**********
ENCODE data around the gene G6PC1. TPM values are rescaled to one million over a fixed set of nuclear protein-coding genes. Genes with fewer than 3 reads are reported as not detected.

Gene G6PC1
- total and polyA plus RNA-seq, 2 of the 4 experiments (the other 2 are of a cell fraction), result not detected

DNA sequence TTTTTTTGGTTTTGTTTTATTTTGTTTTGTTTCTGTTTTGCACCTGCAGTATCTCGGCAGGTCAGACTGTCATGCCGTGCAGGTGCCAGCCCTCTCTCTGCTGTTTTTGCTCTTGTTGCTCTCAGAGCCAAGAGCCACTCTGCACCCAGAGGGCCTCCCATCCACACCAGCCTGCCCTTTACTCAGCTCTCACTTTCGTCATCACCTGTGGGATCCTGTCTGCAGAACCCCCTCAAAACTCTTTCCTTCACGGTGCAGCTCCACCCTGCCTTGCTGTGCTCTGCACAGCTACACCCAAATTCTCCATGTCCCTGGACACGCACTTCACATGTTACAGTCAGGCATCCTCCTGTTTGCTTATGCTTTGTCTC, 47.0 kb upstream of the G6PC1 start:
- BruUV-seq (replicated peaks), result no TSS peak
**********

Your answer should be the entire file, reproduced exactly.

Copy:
ENCODE data around the gene G6PC1. TPM values are rescaled to one million over a fixed set of nuclear protein-coding genes. Genes with fewer than 3 reads are reported as not detected.

Gene G6PC1
- total and polyA plus RNA-seq, 2 of the 4 experiments (the other 2 are of a cell fraction), result not detected

DNA sequence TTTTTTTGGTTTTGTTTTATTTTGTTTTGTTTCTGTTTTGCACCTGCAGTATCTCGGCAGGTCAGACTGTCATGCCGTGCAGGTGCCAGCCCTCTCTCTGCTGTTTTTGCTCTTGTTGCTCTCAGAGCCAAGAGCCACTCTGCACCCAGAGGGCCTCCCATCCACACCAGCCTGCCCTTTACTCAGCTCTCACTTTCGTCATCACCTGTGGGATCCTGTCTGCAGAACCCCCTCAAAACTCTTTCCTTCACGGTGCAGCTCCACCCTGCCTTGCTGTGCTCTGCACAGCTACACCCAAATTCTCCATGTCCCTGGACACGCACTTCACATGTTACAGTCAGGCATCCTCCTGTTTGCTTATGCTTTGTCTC, 47.0 kb upstream of the G6PC1 start:
- BruUV-seq (replicated peaks), result no TSS peak